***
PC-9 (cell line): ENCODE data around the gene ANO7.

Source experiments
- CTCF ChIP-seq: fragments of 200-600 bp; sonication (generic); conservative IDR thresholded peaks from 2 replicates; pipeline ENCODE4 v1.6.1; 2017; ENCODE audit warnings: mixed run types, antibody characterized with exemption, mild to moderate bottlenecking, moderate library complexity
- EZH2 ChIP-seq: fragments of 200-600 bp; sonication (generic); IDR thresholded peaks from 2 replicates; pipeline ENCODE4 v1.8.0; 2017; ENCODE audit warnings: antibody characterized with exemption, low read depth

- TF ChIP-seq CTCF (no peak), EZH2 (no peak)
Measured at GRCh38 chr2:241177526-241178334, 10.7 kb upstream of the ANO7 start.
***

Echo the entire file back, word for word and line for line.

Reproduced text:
PC-9 (cell line): ENCODE data around the gene ANO7.

Source experiments
- CTCF ChIP-seq: fragments of 200-600 bp; sonication (generic); conservative IDR thresholded peaks from 2 replicates; pipeline ENCODE4 v1.6.1; 2017; ENCODE audit warnings: mixed run types, antibody characterized with exemption, mild to moderate bottlenecking, moderate library complexity
- EZH2 ChIP-seq: fragments of 200-600 bp; sonication (generic); IDR thresholded peaks from 2 replicates; pipeline ENCODE4 v1.8.0; 2017; ENCODE audit warnings: antibody characterized with exemption, low read depth

- TF ChIP-seq CTCF (no peak), EZH2 (no peak)
Measured at GRCh38 chr2:241177526-241178334, 10.7 kb upstream of the ANO7 start.